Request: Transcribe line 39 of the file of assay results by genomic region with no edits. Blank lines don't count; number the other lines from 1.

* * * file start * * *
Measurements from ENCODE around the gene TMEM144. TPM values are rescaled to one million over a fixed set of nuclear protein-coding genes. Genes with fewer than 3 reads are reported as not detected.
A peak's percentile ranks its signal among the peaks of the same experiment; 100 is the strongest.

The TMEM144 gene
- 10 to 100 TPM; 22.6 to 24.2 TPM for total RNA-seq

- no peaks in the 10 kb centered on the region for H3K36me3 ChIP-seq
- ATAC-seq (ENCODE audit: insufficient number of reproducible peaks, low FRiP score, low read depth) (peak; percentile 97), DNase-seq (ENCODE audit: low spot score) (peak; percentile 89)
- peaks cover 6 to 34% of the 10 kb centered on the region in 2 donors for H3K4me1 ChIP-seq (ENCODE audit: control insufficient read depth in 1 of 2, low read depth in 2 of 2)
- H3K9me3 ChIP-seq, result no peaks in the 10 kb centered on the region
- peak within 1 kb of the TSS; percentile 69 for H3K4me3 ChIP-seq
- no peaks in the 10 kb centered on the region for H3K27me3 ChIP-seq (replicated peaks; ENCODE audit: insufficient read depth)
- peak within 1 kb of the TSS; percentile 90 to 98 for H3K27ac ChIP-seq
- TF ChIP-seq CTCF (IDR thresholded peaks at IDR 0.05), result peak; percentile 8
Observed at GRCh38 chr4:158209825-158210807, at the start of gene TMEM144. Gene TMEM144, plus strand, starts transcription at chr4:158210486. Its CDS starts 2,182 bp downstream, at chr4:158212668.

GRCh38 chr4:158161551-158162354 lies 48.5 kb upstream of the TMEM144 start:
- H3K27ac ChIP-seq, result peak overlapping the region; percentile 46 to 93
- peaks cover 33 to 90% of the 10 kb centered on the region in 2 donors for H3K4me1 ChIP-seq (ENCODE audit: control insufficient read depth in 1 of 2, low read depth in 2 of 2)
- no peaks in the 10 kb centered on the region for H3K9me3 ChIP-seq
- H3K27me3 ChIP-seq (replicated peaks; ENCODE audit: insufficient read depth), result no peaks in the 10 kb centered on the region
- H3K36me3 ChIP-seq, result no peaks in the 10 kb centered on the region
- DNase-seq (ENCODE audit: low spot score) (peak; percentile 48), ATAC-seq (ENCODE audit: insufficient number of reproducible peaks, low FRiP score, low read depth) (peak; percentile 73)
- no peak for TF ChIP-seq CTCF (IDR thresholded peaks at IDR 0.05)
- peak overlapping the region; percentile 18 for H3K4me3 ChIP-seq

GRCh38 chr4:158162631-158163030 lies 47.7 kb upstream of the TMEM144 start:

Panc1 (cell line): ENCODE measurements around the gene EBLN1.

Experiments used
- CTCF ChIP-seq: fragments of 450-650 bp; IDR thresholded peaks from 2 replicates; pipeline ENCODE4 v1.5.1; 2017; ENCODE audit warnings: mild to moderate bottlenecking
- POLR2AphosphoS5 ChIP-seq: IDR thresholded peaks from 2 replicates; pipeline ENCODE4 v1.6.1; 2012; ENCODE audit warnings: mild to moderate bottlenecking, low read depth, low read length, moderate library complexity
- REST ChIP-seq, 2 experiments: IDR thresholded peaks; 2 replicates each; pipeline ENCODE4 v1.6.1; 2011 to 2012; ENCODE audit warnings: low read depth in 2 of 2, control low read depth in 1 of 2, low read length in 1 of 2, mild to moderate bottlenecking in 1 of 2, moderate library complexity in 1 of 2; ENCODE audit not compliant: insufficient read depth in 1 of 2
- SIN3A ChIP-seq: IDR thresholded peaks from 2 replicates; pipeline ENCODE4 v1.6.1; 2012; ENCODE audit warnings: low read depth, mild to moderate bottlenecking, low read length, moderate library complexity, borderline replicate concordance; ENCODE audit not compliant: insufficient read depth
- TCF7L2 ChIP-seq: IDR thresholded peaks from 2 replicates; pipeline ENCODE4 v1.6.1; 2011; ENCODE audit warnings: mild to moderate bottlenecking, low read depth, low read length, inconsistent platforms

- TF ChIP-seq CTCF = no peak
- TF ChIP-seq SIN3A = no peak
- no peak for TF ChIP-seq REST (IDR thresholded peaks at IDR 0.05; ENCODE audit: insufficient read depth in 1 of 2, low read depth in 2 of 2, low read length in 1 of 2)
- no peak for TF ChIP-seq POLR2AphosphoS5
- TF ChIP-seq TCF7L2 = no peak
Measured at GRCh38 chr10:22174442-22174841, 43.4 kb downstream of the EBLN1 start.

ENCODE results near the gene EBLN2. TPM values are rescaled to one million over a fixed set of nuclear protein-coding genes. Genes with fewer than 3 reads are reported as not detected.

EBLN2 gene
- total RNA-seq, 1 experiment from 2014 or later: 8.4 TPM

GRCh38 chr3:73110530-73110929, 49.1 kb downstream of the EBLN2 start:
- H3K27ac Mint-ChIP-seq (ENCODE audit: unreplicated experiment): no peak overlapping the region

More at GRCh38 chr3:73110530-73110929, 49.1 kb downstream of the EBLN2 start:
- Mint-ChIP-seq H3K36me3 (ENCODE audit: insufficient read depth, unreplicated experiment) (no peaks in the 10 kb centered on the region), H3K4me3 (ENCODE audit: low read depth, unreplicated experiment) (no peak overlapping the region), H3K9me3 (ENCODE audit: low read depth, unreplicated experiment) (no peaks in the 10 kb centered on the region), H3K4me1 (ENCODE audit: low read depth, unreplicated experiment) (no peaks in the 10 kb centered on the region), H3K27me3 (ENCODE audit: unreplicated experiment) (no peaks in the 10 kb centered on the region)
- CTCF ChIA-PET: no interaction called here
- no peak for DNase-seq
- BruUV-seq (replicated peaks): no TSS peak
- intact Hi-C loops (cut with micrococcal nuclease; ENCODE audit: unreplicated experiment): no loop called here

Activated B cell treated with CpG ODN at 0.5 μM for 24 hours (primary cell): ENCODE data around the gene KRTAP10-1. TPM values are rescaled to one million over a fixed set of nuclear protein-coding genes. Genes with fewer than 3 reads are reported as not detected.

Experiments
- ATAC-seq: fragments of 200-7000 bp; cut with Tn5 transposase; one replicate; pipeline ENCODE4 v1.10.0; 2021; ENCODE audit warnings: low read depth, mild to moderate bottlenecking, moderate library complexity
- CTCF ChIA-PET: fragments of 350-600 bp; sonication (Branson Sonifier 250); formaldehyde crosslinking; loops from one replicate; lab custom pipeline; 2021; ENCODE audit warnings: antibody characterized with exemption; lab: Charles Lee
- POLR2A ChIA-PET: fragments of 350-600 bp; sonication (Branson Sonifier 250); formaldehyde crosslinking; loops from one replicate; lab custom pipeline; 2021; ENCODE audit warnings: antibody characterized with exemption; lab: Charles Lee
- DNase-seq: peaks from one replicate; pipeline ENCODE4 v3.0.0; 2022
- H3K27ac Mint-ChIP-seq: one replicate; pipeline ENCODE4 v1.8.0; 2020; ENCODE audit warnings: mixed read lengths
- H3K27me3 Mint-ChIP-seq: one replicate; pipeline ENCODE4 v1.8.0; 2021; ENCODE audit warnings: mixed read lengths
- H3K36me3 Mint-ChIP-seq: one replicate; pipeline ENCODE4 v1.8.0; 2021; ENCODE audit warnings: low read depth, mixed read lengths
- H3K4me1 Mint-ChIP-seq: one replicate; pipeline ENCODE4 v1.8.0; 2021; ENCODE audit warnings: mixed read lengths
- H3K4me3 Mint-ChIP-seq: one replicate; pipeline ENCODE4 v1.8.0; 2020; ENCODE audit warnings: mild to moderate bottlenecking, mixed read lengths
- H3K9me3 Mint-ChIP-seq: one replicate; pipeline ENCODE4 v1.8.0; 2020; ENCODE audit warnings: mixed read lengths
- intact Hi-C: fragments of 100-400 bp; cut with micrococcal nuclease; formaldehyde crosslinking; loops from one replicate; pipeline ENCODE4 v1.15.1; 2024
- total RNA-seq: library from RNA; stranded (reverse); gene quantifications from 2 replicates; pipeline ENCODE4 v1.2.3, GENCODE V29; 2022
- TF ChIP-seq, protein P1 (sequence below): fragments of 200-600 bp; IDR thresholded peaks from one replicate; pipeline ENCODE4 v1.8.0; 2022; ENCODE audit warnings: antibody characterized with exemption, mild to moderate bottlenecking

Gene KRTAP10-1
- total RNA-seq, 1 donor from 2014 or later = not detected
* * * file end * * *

- total RNA-seq, 1 experiment from 2014 or later: 8.4 TPM